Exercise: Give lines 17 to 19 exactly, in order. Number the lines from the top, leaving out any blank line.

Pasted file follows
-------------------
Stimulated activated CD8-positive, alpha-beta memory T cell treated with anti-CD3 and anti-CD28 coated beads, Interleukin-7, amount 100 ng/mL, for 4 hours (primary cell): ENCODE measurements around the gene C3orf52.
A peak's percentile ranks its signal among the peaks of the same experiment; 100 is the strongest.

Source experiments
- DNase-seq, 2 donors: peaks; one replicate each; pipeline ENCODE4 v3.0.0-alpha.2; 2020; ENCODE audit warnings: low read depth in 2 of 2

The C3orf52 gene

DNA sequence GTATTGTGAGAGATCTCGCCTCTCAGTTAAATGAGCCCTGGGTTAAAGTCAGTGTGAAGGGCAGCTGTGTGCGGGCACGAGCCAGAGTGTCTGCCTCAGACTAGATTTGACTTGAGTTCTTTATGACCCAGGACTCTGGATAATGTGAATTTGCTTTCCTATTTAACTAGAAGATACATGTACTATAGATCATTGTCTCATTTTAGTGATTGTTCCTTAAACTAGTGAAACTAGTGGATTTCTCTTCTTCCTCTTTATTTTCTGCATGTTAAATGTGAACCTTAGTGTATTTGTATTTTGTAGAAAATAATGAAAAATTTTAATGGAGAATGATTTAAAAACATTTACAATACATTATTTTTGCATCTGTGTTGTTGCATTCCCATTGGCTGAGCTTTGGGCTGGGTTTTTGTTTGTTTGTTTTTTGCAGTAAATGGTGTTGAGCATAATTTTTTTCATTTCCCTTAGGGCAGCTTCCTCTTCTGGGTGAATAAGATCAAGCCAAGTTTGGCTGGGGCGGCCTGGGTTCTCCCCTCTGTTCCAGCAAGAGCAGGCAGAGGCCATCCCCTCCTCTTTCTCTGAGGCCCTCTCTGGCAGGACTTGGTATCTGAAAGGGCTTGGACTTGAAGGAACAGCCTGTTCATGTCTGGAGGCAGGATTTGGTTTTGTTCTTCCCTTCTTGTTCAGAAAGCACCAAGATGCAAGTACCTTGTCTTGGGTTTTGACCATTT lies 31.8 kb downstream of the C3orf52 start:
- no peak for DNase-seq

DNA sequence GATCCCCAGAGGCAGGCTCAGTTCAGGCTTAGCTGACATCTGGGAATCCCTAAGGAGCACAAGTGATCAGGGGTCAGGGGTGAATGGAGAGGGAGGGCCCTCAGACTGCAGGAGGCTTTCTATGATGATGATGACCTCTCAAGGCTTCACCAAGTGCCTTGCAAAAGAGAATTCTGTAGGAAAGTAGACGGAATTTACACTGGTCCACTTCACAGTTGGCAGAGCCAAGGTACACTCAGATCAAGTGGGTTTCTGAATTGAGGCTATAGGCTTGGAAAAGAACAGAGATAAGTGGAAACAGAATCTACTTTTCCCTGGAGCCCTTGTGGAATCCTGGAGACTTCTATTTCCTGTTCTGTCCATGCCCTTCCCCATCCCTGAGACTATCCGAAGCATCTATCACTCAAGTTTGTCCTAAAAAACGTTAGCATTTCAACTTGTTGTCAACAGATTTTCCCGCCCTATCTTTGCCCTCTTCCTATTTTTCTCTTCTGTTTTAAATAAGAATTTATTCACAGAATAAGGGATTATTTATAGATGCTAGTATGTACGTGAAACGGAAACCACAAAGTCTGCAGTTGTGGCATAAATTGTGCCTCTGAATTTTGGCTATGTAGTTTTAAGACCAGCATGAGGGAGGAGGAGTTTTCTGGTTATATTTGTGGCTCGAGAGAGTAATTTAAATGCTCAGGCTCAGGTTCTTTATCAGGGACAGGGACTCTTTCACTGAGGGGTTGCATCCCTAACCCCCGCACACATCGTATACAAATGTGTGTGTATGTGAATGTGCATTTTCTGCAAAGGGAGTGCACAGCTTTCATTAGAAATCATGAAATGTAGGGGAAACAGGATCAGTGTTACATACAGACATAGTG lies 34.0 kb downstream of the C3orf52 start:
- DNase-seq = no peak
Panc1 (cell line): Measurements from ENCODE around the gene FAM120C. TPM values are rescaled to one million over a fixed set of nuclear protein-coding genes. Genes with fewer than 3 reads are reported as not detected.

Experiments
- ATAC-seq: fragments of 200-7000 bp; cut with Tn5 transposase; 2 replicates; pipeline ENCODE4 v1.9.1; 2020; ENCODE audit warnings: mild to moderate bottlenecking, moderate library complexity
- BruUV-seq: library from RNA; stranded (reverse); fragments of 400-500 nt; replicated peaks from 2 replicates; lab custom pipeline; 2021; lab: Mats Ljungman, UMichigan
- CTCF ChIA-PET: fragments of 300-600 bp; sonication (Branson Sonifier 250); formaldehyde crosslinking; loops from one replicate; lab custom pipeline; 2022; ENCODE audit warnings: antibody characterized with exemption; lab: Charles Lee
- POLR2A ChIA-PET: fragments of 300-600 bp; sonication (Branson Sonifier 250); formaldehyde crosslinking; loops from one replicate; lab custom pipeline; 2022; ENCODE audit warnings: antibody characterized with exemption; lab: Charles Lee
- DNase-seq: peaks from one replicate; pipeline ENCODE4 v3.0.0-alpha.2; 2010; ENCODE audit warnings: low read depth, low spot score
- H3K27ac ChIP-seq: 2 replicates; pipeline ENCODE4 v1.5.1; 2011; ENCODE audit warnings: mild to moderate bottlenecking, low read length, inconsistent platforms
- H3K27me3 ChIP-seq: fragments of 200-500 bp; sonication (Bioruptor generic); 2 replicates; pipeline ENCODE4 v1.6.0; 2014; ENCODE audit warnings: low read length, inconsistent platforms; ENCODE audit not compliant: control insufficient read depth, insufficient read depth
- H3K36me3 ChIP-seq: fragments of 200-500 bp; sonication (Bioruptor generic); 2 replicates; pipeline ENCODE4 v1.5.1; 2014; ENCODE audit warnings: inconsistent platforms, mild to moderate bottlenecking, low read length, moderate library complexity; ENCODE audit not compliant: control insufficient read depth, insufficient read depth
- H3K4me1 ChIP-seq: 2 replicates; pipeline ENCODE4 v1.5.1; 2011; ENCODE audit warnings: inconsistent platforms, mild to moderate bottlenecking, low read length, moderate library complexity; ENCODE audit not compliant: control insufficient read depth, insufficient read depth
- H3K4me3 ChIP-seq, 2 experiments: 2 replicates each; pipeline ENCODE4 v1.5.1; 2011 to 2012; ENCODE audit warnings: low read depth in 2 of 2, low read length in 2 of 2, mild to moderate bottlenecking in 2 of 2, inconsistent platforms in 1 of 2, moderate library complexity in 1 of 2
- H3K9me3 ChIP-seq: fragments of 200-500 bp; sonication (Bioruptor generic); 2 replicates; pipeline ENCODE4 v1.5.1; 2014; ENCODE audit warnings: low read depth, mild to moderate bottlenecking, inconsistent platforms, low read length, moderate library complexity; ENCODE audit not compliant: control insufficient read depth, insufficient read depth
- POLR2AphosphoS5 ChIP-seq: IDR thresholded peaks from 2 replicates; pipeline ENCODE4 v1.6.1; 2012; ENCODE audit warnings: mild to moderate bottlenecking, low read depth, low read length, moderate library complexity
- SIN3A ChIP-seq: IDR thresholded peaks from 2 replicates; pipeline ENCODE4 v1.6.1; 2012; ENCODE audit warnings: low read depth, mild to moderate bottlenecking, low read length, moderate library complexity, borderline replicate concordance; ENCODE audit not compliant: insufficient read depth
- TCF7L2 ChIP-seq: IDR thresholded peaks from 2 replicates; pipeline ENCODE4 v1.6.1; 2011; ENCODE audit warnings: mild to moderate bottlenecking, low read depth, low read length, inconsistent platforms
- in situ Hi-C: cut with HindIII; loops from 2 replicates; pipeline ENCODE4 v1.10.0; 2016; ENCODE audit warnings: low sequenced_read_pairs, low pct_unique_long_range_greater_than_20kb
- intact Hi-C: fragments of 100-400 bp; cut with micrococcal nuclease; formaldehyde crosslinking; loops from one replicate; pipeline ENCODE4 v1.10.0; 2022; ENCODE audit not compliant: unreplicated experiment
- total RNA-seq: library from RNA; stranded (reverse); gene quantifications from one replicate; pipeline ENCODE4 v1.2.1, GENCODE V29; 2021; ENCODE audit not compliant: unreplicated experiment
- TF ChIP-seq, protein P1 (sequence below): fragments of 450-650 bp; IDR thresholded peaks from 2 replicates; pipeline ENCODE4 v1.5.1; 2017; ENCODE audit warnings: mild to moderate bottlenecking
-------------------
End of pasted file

- H3K27ac ChIP-seq: 2 replicates; pipeline ENCODE4 v1.5.1; 2011; ENCODE audit warnings: mild to moderate bottlenecking, low read length, inconsistent platforms
- H3K27me3 ChIP-seq: fragments of 200-500 bp; sonication (Bioruptor generic); 2 replicates; pipeline ENCODE4 v1.6.0; 2014; ENCODE audit warnings: low read length, inconsistent platforms; ENCODE audit not compliant: control insufficient read depth, insufficient read depth
- H3K36me3 ChIP-seq: fragments of 200-500 bp; sonication (Bioruptor generic); 2 replicates; pipeline ENCODE4 v1.5.1; 2014; ENCODE audit warnings: inconsistent platforms, mild to moderate bottlenecking, low read length, moderate library complexity; ENCODE audit not compliant: control insufficient read depth, insufficient read depth